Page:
Editorial cartoon

When Vladimir Putin falls asleep, I can imagine what he dreams: He sees himself basking in the glory of another landslide victory in a sham election as Washington offers congratulations, not criticism. The White House press secretary tells the world that it is no longer America’s place to push for democracy. NATO splinters as the United States abandons its European allies. And the president of the United States snubs longtime friends while publicly praising Russia as a new friend that America should court — regardless of what Moscow does.

A guy can dream, right?

President Donald Trump is making Putin’s fantasies come true. And, as those long-sought dreams come to life, America’s role as a defender of democracy and freedom is fading fast.

Here are the hard facts: Putin is a ruthless despot. His regime murders political rivals, dissidents and journalists. Russia has no genuinely independent media, and state-controlled outlets endlessly parrot Putin’s chosen messages. Russian elections are clearly rigged.

Those domestic tactics reverberate globally. Putin is complicit in facilitating war crimes in Syria. He snatched Crimea from a sovereign Ukraine, stoking conflict with covertly deployed Russian troops. And in the West, the Kremlin attacked democracy in America and in Europe, using a sophisticated blend of hacking and information warfare to sow chaos and undermine confidence in democratic institutions.

Now Putin’s regime appears to have used a chemical nerve-agent in an assassination attempt within Britain, America’s closest and most powerful ally.

Apparently none of this had any impact on Trump, who has savagely insulted those who defend America — the FBI, Republican Sen. John McCain, Gold Star families — while relentlessly praising a foreign dictator who attacked the United States.

In response to Putin’s rigged re-election, Trump uncritically congratulated Putin, despite advice from his national security team that should have been difficult to misinterpret (“DO NOT CONGRATULATE,” the guidance read). Worse, when White House press secretary Sarah Huckabee Sanders was asked whether the Russian election was free and fair, she dodged, simply saying it wasn’t America’s place to “dictate” what happens in other countries.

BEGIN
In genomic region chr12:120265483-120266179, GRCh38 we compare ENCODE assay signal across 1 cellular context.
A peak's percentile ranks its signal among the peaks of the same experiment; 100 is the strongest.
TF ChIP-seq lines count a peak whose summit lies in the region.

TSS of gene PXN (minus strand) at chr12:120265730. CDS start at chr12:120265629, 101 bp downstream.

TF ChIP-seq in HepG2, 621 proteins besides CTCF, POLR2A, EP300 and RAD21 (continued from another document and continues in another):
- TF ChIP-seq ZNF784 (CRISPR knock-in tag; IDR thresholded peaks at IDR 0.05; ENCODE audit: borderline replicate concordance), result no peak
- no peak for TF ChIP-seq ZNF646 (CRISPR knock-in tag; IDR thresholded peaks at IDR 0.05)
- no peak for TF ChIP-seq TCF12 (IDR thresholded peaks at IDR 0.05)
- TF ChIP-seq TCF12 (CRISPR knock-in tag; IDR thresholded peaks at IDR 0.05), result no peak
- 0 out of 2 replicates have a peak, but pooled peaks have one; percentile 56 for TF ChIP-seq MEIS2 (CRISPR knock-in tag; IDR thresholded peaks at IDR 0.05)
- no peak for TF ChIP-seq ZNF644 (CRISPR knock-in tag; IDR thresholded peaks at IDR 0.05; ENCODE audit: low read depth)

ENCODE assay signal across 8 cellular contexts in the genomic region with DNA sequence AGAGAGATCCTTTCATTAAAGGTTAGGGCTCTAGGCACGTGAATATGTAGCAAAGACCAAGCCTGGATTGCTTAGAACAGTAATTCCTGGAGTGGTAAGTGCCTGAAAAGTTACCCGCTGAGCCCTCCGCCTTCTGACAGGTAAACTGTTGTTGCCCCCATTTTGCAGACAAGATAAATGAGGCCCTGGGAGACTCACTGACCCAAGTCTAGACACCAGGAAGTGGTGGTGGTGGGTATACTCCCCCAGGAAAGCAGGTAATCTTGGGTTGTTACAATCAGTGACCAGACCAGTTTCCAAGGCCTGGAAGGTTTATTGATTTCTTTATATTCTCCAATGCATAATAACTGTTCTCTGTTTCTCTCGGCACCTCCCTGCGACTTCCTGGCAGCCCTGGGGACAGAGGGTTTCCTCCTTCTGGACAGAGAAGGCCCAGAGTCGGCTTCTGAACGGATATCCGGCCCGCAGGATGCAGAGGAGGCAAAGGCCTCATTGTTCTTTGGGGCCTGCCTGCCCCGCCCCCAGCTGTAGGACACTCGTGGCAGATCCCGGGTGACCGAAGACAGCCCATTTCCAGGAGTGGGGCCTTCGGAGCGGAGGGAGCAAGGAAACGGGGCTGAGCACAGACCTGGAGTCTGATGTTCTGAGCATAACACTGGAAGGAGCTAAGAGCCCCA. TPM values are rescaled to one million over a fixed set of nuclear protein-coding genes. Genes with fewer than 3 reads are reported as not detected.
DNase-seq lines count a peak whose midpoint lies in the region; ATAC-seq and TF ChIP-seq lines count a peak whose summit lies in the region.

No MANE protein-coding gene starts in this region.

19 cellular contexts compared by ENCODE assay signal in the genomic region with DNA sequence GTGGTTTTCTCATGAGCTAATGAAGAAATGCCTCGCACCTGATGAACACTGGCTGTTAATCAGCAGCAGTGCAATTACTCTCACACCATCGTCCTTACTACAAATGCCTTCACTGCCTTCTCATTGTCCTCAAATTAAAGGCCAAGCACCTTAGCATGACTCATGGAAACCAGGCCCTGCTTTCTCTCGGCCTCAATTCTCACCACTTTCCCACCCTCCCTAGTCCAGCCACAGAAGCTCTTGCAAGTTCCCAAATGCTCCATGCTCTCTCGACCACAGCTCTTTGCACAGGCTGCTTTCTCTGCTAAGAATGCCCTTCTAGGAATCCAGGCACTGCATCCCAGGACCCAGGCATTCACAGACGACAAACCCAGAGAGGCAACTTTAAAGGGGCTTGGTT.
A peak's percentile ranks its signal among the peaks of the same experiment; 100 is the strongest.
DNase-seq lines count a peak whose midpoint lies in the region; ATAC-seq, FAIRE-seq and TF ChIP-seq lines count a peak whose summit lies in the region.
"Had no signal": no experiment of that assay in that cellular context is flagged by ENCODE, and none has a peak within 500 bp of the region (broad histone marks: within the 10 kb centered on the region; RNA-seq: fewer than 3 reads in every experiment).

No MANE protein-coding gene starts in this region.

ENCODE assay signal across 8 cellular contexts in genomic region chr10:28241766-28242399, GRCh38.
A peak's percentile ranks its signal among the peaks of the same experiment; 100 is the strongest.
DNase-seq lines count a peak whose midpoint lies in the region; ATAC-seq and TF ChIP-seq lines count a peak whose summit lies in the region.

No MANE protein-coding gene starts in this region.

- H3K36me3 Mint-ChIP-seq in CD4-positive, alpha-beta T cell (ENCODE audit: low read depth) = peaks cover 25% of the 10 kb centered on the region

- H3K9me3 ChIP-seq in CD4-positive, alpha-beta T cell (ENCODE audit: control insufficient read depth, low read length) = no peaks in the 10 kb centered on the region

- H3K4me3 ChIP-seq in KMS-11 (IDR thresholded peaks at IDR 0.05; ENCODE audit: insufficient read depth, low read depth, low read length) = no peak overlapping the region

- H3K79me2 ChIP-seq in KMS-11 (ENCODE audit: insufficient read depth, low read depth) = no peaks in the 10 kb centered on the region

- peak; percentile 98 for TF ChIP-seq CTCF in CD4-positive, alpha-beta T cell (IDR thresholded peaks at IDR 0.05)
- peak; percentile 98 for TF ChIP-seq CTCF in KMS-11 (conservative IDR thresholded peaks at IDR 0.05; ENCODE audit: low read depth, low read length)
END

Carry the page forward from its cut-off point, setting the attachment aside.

The correct response should have been “No.” It would have been even better if she had added something along these lines: “We won’t dignify Putin’s sham ‘election’ with comment as it has no legitimacy. In the meantime, we stand with our ally, the United Kingdom, in solidarity against Russian aggression and unequivocally condemn their deployment of chemical weapons. We know friend from foe. Britain is our friend. And until the Kremlin stops its unacceptable attacks against the United States and its allies, Russia will be our foe.”

Of course, such a statement would require principled, moral leadership — which is about as plentiful in the White House these days as oxygen is in outer space.

So, instead we got — you guessed it — a presidential tweet praising Putin: “Getting along with Russia (and others) is a good thing, not a bad thing.”

Should we just make nice with a world power that seeks to harm the United States and its allies at every possible opportunity? Apparently so. The Tweeter in chief has spoken.

Trump made similar statements during the 2016 campaign. And yet, as Putin’s aggression becomes increasingly brazen, Trump’s embrace of him is unshakably enthusiastic. That is the very definition of appeasement. And as history teaches us, appeasement only emboldens tyrants.

Trump’s praise for Putin also sends a clear signal to the rest of the world. The president of the United States openly admires dictators and despots, from the Philippines to Turkey to Egypt and China. Worse, Trump doesn’t just praise them — he mimics what they do: Attacking the press. Threatening to jail his political rivals. Surrounding himself in the West Wing with family members and unqualified cronies.

How is the State Department supposed to promote freedom of the press abroad when Trump refers to journalists at home as “the enemy of the people”? How are our diplomats supposed to press for the release of political prisoners overseas when Trump incessantly talks about jailing his own opponents? And just imagine trying to lecture another country about the dangers of nepotism.

Well, apparently Trump realized this glaring hypocrisy, so instead of fixing it, he just stripped the word “democracy” from the State Department mission statement altogether.

The modern Republican Party used to be the Party of Reagan, which depicted America as a “shining city upon a hill” that stood for democracy and freedom. “And she’s still a beacon,” President Ronald Reagan said in his farewell address, “still a magnet for all who must have freedom, for all the pilgrims from all the lost places who are hurtling through the darkness, toward home.”

The Republican Party is now the Party of Trump. The “beacon” is being snuffed out as America hurtles into its own darkness. In that darkness, Putin’s unthinkable dream is finally coming true.

Brian Klaas is a fellow at the London School of Economics and author of “The Despot’s Apprentice: Donald Trump’s Attack on Democracy.”